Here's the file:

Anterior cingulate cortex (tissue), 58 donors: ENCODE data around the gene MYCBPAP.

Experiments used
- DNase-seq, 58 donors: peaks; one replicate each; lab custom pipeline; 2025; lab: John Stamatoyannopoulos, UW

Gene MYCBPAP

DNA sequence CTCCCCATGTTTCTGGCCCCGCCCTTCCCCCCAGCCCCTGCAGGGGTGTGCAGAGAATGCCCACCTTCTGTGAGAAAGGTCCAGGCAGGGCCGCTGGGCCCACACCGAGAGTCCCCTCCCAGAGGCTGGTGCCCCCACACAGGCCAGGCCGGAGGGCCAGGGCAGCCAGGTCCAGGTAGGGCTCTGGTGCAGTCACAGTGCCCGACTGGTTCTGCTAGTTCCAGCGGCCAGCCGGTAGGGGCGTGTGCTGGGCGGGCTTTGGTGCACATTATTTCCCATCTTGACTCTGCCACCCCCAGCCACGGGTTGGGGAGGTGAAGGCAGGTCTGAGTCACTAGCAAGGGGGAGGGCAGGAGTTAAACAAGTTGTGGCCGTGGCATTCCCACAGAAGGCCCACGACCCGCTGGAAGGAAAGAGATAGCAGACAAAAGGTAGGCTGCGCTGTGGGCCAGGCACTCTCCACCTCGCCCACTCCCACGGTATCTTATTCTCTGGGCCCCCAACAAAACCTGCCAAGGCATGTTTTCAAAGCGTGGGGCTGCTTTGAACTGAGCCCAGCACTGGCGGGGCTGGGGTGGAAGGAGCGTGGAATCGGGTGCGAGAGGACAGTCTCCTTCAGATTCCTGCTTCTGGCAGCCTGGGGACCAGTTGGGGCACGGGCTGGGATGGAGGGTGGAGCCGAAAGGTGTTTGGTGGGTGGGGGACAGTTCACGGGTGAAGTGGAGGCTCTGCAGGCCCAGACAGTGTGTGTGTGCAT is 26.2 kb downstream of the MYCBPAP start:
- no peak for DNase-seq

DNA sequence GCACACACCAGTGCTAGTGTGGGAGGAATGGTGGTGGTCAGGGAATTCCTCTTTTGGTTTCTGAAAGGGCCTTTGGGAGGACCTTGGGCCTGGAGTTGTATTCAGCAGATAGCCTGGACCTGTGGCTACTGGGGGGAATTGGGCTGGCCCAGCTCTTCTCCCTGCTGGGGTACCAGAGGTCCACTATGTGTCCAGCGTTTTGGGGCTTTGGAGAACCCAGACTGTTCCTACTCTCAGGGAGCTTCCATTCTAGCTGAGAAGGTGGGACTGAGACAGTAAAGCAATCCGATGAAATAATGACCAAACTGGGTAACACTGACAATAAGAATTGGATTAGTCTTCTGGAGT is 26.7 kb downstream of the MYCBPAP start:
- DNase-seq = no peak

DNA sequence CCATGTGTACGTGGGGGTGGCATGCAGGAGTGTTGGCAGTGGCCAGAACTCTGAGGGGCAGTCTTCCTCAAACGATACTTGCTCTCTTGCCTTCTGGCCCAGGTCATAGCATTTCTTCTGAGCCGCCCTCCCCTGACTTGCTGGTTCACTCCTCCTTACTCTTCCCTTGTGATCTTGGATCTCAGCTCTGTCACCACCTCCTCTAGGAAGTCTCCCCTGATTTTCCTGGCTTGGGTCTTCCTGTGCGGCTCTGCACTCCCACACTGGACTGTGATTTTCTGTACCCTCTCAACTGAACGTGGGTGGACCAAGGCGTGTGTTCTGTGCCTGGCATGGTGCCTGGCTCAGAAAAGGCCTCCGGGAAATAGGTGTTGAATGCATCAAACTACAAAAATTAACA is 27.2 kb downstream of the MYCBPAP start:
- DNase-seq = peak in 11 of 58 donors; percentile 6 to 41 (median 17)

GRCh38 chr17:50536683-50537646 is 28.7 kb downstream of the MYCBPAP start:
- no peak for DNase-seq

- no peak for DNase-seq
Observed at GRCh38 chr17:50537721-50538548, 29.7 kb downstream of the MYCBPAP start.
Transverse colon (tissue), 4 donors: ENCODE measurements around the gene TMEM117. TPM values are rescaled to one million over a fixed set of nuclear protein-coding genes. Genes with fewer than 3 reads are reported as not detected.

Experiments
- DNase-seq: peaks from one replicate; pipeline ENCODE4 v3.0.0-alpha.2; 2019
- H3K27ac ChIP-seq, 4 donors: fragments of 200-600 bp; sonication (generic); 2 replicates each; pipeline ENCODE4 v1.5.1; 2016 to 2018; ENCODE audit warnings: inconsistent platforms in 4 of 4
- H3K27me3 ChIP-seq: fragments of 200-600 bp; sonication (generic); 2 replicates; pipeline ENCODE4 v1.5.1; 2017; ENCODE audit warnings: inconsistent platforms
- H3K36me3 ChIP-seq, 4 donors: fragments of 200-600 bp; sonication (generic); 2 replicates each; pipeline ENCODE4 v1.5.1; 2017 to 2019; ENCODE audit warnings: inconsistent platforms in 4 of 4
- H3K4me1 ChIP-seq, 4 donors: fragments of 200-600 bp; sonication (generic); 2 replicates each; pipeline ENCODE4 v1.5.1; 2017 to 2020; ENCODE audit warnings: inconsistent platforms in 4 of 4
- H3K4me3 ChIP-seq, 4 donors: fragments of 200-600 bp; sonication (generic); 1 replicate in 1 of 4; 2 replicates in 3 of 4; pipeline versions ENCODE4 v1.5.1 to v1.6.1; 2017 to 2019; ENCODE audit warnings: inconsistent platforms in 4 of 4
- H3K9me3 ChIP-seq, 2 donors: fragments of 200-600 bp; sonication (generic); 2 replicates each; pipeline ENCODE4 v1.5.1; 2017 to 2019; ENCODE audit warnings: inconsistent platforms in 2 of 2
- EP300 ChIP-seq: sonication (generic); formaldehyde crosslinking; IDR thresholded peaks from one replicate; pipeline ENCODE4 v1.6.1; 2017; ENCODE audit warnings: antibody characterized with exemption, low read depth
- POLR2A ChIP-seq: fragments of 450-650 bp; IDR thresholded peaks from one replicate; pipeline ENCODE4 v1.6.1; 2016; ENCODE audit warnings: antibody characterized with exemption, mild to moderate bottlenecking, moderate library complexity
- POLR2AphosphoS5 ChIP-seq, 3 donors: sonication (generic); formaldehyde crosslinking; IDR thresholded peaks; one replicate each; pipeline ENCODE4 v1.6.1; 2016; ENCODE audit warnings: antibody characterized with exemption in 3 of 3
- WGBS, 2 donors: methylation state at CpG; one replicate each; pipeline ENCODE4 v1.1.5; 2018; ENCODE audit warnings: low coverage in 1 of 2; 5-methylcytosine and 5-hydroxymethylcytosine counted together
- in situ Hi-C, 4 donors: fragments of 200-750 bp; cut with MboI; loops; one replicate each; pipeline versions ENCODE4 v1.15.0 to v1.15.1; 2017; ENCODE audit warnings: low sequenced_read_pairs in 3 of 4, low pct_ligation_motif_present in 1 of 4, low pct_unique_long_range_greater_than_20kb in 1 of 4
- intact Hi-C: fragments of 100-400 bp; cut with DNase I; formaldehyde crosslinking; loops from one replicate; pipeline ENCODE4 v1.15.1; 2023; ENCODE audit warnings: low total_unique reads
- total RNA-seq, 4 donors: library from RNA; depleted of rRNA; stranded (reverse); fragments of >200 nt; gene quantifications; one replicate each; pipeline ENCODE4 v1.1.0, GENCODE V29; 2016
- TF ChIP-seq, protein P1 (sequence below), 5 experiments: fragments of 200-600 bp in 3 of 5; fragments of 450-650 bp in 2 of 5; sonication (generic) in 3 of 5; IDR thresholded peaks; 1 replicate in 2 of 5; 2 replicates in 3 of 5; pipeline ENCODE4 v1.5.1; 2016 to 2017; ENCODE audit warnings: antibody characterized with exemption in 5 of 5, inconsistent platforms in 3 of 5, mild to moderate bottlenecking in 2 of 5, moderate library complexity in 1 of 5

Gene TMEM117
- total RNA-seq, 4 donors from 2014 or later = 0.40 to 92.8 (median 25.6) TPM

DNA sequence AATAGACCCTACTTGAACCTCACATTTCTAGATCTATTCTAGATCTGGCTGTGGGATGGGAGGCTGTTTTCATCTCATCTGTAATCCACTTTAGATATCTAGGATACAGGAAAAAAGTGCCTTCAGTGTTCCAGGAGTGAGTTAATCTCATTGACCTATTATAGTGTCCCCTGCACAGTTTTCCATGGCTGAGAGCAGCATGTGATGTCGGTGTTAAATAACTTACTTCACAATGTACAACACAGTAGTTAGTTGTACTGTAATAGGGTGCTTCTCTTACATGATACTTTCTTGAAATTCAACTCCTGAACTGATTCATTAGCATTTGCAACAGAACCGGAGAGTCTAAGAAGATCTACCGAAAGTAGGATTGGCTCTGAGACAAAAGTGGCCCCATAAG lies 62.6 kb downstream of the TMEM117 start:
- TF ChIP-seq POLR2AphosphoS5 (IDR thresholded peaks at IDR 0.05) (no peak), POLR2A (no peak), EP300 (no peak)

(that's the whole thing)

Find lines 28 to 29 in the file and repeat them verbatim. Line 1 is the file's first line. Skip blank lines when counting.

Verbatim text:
- in situ Hi-C, 4 donors: fragments of 200-750 bp; cut with MboI; loops; one replicate each; pipeline versions ENCODE4 v1.15.0 to v1.15.1; 2017; ENCODE audit warnings: low sequenced_read_pairs in 3 of 4, low pct_ligation_motif_present in 1 of 4, low pct_unique_long_range_greater_than_20kb in 1 of 4
- intact Hi-C: fragments of 100-400 bp; cut with DNase I; formaldehyde crosslinking; loops from one replicate; pipeline ENCODE4 v1.15.1; 2023; ENCODE audit warnings: low total_unique reads